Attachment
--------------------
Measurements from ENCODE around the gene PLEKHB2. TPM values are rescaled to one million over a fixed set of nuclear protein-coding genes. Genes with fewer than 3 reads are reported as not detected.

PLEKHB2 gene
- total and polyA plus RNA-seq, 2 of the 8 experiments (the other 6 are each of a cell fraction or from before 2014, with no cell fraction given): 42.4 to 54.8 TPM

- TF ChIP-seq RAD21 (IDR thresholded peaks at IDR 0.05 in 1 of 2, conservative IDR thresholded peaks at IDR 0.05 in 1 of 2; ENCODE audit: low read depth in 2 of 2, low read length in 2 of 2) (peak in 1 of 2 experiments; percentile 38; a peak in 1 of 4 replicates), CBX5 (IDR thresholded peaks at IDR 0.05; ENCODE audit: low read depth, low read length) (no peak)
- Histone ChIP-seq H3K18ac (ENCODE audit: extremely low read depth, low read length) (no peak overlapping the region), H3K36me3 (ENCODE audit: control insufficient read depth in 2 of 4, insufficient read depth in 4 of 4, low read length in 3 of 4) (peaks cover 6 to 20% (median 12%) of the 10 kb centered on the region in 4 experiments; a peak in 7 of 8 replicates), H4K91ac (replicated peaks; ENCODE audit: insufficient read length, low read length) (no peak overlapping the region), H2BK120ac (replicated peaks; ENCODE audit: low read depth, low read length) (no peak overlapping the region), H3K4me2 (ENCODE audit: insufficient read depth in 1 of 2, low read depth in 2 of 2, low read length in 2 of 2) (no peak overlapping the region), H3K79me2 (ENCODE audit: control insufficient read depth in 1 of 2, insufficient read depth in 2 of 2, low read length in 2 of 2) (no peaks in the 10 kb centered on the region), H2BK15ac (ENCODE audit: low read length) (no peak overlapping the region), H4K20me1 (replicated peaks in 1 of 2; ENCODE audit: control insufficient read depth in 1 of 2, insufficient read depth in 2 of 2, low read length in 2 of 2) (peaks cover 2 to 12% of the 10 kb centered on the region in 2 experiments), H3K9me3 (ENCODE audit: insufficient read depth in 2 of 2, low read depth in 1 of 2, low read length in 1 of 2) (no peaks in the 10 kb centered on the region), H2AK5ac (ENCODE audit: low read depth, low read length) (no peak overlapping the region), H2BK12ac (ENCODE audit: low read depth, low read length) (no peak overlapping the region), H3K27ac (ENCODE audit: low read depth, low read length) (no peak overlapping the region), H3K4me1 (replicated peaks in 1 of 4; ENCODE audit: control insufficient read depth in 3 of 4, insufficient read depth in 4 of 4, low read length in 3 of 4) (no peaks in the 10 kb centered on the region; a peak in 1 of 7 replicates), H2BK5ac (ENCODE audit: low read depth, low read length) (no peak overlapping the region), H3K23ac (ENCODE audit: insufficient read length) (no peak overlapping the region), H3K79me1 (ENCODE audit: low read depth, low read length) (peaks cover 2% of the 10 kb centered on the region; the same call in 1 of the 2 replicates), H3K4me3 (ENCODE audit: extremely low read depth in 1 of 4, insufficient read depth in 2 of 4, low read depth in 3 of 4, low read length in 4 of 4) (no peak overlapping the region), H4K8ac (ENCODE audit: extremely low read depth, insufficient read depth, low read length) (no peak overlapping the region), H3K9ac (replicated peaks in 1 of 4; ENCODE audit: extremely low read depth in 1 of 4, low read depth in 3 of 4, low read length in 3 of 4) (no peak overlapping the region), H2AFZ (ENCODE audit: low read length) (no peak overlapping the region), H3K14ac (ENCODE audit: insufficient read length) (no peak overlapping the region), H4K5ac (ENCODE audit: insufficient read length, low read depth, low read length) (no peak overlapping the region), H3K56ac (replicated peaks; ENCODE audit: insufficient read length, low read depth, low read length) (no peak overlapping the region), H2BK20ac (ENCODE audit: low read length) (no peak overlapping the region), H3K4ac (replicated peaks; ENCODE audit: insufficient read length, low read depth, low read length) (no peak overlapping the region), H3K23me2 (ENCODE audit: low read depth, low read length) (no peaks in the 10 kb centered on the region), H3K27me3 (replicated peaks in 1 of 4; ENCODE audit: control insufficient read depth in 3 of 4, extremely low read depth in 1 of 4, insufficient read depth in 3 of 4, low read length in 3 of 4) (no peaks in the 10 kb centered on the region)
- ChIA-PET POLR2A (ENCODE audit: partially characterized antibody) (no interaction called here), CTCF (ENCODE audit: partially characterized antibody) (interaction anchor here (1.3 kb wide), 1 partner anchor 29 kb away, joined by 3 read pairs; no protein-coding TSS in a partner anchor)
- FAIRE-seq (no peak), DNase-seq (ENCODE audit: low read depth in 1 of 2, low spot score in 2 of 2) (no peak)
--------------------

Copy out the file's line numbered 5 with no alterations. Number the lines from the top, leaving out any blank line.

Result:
- Histone ChIP-seq H3K18ac (ENCODE audit: extremely low read depth, low read length) (no peak overlapping the region), H3K36me3 (ENCODE audit: control insufficient read depth in 2 of 4, insufficient read depth in 4 of 4, low read length in 3 of 4) (peaks cover 6 to 20% (median 12%) of the 10 kb centered on the region in 4 experiments; a peak in 7 of 8 replicates), H4K91ac (replicated peaks; ENCODE audit: insufficient read length, low read length) (no peak overlapping the region), H2BK120ac (replicated peaks; ENCODE audit: low read depth, low read length) (no peak overlapping the region), H3K4me2 (ENCODE audit: insufficient read depth in 1 of 2, low read depth in 2 of 2, low read length in 2 of 2) (no peak overlapping the region), H3K79me2 (ENCODE audit: control insufficient read depth in 1 of 2, insufficient read depth in 2 of 2, low read length in 2 of 2) (no peaks in the 10 kb centered on the region), H2BK15ac (ENCODE audit: low read length) (no peak overlapping the region), H4K20me1 (replicated peaks in 1 of 2; ENCODE audit: control insufficient read depth in 1 of 2, insufficient read depth in 2 of 2, low read length in 2 of 2) (peaks cover 2 to 12% of the 10 kb centered on the region in 2 experiments), H3K9me3 (ENCODE audit: insufficient read depth in 2 of 2, low read depth in 1 of 2, low read length in 1 of 2) (no peaks in the 10 kb centered on the region), H2AK5ac (ENCODE audit: low read depth, low read length) (no peak overlapping the region), H2BK12ac (ENCODE audit: low read depth, low read length) (no peak overlapping the region), H3K27ac (ENCODE audit: low read depth, low read length) (no peak overlapping the region), H3K4me1 (replicated peaks in 1 of 4; ENCODE audit: control insufficient read depth in 3 of 4, insufficient read depth in 4 of 4, low read length in 3 of 4) (no peaks in the 10 kb centered on the region; a peak in 1 of 7 replicates), H2BK5ac (ENCODE audit: low read depth, low read length) (no peak overlapping the region), H3K23ac (ENCODE audit: insufficient read length) (no peak overlapping the region), H3K79me1 (ENCODE audit: low read depth, low read length) (peaks cover 2% of the 10 kb centered on the region; the same call in 1 of the 2 replicates), H3K4me3 (ENCODE audit: extremely low read depth in 1 of 4, insufficient read depth in 2 of 4, low read depth in 3 of 4, low read length in 4 of 4) (no peak overlapping the region), H4K8ac (ENCODE audit: extremely low read depth, insufficient read depth, low read length) (no peak overlapping the region), H3K9ac (replicated peaks in 1 of 4; ENCODE audit: extremely low read depth in 1 of 4, low read depth in 3 of 4, low read length in 3 of 4) (no peak overlapping the region), H2AFZ (ENCODE audit: low read length) (no peak overlapping the region), H3K14ac (ENCODE audit: insufficient read length) (no peak overlapping the region), H4K5ac (ENCODE audit: insufficient read length, low read depth, low read length) (no peak overlapping the region), H3K56ac (replicated peaks; ENCODE audit: insufficient read length, low read depth, low read length) (no peak overlapping the region), H2BK20ac (ENCODE audit: low read length) (no peak overlapping the region), H3K4ac (replicated peaks; ENCODE audit: insufficient read length, low read depth, low read length) (no peak overlapping the region), H3K23me2 (ENCODE audit: low read depth, low read length) (no peaks in the 10 kb centered on the region), H3K27me3 (replicated peaks in 1 of 4; ENCODE audit: control insufficient read depth in 3 of 4, extremely low read depth in 1 of 4, insufficient read depth in 3 of 4, low read length in 3 of 4) (no peaks in the 10 kb centered on the region)